Just when you have finally been able to identify your skin type, as well as the necessary skincare products to meet the specific needs of your skin, you begin to notice visible changes in texture, complexion, and sensitivity that were not observed before. But once we know our skin type, is it set for life or can it deviate from its current path over time?
Is it possible to change your skin type?
Can we expect a change in our skin type over time?
Strictly speaking, your skin type is unique and cannot be intrinsically changed. Permanent, it has been assigned to you by genetics. However, even if your skin type cannot physically change, it can undergo major or minor changes, whether you want it to or not. The skin is an organ that constantly reacts and adapts, while trying to maintain a certain balance. However, there are several factors that can influence your skin type and contribute to its evolution.
Seasonal Changes: Although most skin types will remain the same across seasons, it is possible that certain parameters may intensify depending on the weather conditions and the methods used to combat these climatic variations (heating, air conditioning, hot showers, etc.). Temporary but uncontrollable, the skin must adapt to its new environment. For instance, winters can make dry skin even drier, flaky, dull, and more irritated than usual, pimples more inflamed, and exacerbate certain skin conditions (eczema, psoriasis, rosacea, etc.), whereas summers with high temperatures can make oily skin even oilier than normal, increase breakouts and skin flare-ups due to excessive sweating, and cause pigmentation spots with sun exposure.
Environment/Lifestyle: air pollution, stress, cigarette smoke, frequent and excessive alcohol consumption, sun, acute or chronic insomnia... are all recognised factors that affect the state of the skin and give it certain visible attributes. For instance, stress has been blamed for making the skin dull, oily, and more sensitive. Excessivealcohol consumption can also have various effects on the appearance of the skin. Alcohol is known to cause dehydration, leading to redness, a decrease in elasticity, a greyish complexion, and dry skin. Insufficient sleep can result in dull, dry skin, wrinkles, and dark circles under the eyes, in addition to exacerbating existing conditions such as acne or rosacea.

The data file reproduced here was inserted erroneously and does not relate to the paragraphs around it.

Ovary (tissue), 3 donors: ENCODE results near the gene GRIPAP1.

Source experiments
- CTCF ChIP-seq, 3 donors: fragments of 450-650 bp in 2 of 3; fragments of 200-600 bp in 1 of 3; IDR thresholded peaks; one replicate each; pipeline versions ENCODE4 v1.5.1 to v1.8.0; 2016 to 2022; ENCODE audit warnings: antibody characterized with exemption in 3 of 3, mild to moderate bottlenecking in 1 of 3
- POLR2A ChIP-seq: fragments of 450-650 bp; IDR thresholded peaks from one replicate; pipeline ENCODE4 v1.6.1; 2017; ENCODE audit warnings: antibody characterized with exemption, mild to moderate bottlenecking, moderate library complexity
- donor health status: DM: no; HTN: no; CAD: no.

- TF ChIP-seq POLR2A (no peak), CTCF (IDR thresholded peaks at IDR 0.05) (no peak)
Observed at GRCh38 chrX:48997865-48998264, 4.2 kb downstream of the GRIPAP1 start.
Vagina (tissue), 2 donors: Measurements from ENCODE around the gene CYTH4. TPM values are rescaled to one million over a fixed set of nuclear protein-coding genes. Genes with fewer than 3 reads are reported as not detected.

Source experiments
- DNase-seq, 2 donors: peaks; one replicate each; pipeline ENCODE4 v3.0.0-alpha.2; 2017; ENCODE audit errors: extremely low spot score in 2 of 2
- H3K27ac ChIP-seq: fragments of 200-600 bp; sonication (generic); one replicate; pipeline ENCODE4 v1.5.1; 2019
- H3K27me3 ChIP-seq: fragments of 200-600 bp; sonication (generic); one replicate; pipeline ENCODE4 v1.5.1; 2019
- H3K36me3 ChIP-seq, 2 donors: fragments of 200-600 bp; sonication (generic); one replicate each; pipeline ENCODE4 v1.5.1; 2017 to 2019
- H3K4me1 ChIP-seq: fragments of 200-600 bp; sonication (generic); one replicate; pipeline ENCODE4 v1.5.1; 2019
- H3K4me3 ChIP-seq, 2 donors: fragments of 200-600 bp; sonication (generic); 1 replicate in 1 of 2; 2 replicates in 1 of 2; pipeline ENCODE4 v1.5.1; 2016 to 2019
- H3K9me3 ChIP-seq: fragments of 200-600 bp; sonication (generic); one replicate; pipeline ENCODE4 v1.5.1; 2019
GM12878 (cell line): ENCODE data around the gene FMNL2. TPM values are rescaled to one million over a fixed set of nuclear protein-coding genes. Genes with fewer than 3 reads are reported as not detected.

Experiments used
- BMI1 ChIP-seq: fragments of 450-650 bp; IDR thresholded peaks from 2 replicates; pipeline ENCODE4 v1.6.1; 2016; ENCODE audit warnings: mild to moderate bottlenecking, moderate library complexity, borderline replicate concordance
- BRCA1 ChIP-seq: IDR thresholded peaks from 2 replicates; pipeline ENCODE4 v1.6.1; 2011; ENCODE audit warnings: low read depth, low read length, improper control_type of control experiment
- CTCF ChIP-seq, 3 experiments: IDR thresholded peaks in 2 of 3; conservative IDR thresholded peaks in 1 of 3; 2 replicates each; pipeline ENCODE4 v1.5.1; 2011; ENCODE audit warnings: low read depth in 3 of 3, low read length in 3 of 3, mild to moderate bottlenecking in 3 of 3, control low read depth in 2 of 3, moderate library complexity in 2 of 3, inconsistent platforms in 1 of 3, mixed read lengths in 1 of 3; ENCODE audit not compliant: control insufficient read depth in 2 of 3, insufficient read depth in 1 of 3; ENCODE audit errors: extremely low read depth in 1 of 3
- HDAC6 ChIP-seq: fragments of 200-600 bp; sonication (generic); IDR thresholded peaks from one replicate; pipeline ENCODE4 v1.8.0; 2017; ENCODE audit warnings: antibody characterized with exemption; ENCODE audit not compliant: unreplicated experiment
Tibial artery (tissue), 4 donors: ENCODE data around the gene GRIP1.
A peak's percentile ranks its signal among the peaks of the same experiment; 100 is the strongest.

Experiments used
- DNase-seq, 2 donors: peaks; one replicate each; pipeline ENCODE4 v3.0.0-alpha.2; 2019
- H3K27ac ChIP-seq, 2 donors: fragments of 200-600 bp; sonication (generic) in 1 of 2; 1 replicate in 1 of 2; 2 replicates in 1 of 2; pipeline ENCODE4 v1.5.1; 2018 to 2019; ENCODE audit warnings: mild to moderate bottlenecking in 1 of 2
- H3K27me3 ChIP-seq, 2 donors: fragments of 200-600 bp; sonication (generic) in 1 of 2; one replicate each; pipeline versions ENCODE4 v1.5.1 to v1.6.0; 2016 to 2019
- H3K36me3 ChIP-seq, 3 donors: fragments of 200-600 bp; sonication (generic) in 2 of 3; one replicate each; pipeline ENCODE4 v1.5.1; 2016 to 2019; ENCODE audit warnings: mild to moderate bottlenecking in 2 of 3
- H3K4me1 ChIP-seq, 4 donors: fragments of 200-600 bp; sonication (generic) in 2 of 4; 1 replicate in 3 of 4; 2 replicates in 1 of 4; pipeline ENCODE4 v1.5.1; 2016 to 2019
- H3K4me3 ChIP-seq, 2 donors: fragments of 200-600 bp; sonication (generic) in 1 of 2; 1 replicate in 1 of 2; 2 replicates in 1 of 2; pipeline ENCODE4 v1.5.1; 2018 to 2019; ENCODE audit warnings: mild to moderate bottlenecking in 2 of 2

Dietary habits: what you consume on a daily basis can also cause your skin to react in various ways and deteriorate its appearance. Processed sugars, dairy products, saturated fats... certain foods can trigger acne outbreaks, promote skin inflammation or even accelerate skin ageing. Similarly, not drinking enough water can lead to dehydrated skin with sometimes the presence of dry skin patches, skin that is less elastic than usual, as well as the appearance of more visible fine lines on the skin or a dull complexion.
Hormones : puberty, pregnancy, menopause... throughout life, we may experience numerous hormonal upheavals, thereby disrupting sebum production. Cortisol, adrenal androgens, insulin, oestrogen... hormones can have a radical effect on the skin since they can impact the quantity or quality of the sebum produced. For instance, women who have their periods every month are subject to hormonal fluctuations that can lead to skin changes, although this period is brief. Similarly, puberty can make the skin oilier with the appearance of skin eruptions, while menopause is associated with dehydrated and wrinkled skin. During pregnancy, generalised hyperpigmentation (melasma) and blemishes can be observed.
Use of incorrect cosmetic products: the use of unsuitable products can have detrimental effects on the skin. Indeed, a poor skincare routine can disrupt the skin's pH balance, clog pores, and trigger an allergic reaction. If you have oily skin and you use products that dry out your skin, this will result in an excess of sebum to compensate for the loss, leading to enlarged pores. The same concept applies to someone with dry skin.
Ageing : as you age, your skin may change due to all the biological changes it undergoes, characterised by the accumulation of macromolecular damage within cells and a decrease in the regenerative capacity of stem cells. For instance, the pH gradually increases, which leads to an increased susceptibility to infections, reduced resistance to mechanical stress, and diminished wound healing. The skin also loses its natural hydration due to the sebaceous glands producing less sebum, risking the onset of dry, wrinkled, and sagging appearance.
Consequently, a reassessment and adjustments to your skincare routine from time to time may be considered if you notice that your skin is changing and is different than usual. Indeed, because what works for dry skin can sometimes exacerbate oily skin, and vice versa.